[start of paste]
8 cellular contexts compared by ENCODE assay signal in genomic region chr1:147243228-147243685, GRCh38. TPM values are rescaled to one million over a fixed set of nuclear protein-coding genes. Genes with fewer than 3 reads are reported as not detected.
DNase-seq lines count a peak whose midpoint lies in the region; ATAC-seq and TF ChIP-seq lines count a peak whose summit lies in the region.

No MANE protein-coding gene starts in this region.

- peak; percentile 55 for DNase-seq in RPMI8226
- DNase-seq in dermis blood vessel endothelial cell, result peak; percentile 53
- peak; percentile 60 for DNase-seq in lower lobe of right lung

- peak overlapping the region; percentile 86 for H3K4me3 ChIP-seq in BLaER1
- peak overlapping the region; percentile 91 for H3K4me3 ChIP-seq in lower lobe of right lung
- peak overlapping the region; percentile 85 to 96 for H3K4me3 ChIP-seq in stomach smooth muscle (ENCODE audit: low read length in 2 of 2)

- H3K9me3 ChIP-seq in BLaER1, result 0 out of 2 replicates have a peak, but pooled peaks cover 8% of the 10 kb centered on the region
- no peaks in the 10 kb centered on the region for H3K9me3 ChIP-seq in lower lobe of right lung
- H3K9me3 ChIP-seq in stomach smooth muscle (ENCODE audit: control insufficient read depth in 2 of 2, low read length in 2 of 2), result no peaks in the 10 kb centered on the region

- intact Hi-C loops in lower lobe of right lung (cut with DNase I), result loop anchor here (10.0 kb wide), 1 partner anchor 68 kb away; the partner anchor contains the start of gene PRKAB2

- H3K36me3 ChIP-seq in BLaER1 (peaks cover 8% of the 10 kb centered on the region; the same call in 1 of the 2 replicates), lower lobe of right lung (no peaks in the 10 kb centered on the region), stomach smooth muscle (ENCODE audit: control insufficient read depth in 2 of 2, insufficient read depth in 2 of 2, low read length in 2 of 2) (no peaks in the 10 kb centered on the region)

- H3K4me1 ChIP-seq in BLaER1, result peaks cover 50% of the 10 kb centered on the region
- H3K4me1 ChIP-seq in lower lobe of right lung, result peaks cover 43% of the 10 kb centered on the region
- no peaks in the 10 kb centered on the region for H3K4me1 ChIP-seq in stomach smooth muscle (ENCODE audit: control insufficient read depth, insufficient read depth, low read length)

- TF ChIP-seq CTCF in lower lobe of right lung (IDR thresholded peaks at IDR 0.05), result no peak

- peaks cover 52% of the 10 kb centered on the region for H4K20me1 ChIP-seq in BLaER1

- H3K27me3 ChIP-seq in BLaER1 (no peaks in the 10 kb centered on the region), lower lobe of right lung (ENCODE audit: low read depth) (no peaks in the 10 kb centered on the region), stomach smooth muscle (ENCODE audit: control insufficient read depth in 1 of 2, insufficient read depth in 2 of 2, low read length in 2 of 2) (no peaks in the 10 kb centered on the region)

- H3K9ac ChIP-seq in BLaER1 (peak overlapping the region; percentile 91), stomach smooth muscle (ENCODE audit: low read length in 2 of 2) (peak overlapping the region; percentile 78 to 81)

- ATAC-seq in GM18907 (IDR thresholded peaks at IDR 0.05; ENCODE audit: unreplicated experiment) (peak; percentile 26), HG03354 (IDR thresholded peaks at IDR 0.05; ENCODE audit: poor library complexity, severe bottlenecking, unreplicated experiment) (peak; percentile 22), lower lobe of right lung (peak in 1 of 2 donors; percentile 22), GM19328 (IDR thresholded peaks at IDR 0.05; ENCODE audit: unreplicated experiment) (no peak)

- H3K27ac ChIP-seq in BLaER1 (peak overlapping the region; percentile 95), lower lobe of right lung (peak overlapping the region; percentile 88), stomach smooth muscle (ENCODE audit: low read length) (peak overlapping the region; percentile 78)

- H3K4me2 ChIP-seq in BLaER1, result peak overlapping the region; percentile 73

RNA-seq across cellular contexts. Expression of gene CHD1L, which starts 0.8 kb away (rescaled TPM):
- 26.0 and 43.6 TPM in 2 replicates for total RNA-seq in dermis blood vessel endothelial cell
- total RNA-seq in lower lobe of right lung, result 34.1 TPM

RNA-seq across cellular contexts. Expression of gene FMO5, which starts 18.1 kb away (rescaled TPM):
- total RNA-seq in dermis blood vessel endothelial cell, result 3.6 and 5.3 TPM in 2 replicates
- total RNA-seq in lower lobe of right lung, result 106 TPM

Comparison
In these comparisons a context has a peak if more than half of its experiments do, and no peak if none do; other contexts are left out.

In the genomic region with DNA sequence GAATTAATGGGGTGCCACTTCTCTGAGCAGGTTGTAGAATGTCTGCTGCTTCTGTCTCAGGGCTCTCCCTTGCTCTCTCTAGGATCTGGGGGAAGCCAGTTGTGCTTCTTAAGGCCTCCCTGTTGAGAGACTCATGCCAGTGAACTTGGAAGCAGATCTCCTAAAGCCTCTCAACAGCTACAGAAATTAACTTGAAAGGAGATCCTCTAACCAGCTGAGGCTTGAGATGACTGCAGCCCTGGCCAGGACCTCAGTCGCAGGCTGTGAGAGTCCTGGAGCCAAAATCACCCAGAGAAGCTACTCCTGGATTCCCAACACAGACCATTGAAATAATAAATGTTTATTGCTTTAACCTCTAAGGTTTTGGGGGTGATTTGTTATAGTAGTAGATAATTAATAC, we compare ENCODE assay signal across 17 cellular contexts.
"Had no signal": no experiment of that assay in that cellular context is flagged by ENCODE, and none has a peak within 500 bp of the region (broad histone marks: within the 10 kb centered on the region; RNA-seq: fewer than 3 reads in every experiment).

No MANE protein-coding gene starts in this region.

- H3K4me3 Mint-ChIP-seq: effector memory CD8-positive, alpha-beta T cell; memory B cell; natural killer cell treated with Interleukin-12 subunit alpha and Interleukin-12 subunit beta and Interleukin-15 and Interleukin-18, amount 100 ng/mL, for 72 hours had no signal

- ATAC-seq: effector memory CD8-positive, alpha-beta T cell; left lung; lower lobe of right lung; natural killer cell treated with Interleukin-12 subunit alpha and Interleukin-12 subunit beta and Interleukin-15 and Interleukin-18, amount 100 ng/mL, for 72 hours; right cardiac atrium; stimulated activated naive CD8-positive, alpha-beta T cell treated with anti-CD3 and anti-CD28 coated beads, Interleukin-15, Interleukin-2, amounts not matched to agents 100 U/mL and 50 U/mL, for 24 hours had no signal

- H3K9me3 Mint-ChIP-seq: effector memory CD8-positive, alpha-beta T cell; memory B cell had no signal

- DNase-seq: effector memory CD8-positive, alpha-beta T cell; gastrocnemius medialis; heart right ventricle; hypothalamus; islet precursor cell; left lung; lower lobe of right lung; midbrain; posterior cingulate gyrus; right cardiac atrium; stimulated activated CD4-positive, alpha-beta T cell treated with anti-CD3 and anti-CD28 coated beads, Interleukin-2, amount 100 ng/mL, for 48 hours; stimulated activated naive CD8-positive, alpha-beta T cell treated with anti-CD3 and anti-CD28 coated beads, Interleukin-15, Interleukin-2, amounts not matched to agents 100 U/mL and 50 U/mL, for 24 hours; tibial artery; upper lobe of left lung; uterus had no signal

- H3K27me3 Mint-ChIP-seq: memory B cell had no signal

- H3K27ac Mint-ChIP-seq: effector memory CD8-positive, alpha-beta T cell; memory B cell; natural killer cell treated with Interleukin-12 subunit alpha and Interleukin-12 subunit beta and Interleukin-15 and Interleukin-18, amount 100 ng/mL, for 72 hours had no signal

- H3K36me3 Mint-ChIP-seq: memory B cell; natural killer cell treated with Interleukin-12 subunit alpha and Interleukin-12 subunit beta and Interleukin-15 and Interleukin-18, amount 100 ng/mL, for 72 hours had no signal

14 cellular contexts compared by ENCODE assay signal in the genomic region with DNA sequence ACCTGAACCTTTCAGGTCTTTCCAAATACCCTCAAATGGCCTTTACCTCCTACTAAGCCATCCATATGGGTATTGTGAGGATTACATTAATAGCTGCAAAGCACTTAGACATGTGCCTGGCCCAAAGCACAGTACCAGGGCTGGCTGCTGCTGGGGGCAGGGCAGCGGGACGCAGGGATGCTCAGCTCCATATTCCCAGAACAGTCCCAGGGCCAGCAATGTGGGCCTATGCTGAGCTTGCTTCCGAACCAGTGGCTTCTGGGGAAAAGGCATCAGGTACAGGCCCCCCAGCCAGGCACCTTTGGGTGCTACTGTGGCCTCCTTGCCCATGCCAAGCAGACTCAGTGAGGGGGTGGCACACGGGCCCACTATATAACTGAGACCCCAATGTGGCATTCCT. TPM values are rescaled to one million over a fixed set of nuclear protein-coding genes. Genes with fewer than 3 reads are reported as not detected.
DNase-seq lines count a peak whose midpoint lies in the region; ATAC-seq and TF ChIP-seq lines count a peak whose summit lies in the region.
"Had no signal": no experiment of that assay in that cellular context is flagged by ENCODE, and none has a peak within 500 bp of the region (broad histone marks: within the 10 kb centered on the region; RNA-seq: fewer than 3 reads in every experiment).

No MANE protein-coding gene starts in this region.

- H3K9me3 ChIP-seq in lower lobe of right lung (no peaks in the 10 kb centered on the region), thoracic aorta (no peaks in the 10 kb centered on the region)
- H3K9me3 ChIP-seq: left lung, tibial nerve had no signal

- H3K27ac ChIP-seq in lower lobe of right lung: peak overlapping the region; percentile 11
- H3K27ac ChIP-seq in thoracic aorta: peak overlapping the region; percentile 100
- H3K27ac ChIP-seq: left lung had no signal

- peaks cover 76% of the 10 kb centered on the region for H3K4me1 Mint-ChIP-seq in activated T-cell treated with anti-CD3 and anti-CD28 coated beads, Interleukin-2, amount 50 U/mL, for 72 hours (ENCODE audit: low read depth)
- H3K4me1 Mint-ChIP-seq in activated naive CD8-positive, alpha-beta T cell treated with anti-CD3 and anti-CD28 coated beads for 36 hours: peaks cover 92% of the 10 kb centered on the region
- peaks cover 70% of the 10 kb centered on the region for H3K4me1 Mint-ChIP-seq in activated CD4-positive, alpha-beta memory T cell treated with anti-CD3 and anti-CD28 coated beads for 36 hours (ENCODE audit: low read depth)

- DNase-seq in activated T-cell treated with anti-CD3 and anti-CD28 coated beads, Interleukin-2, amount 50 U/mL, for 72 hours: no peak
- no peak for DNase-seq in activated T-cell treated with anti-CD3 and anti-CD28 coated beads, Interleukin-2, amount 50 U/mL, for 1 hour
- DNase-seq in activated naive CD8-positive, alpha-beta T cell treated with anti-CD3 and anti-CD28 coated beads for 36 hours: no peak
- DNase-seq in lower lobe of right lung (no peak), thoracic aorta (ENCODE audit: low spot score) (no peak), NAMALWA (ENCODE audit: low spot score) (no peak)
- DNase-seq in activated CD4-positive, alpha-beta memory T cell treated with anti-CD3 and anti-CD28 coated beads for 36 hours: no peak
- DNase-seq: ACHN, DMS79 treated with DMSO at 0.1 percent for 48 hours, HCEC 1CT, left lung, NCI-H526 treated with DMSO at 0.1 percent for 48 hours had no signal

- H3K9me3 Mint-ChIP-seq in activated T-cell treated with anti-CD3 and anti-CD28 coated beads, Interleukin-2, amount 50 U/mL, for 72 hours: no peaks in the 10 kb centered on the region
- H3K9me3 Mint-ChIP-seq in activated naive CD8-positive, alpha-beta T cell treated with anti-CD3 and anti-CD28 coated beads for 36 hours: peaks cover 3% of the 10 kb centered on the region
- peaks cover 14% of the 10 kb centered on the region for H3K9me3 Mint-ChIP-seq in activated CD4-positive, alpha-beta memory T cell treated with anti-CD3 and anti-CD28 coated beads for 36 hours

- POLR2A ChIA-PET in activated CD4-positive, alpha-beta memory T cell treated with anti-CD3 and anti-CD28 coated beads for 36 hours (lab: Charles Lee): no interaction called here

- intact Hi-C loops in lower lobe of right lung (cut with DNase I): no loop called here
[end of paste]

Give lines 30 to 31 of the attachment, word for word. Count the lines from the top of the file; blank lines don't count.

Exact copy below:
- total RNA-seq in lower lobe of right lung, result 106 TPM

Comparison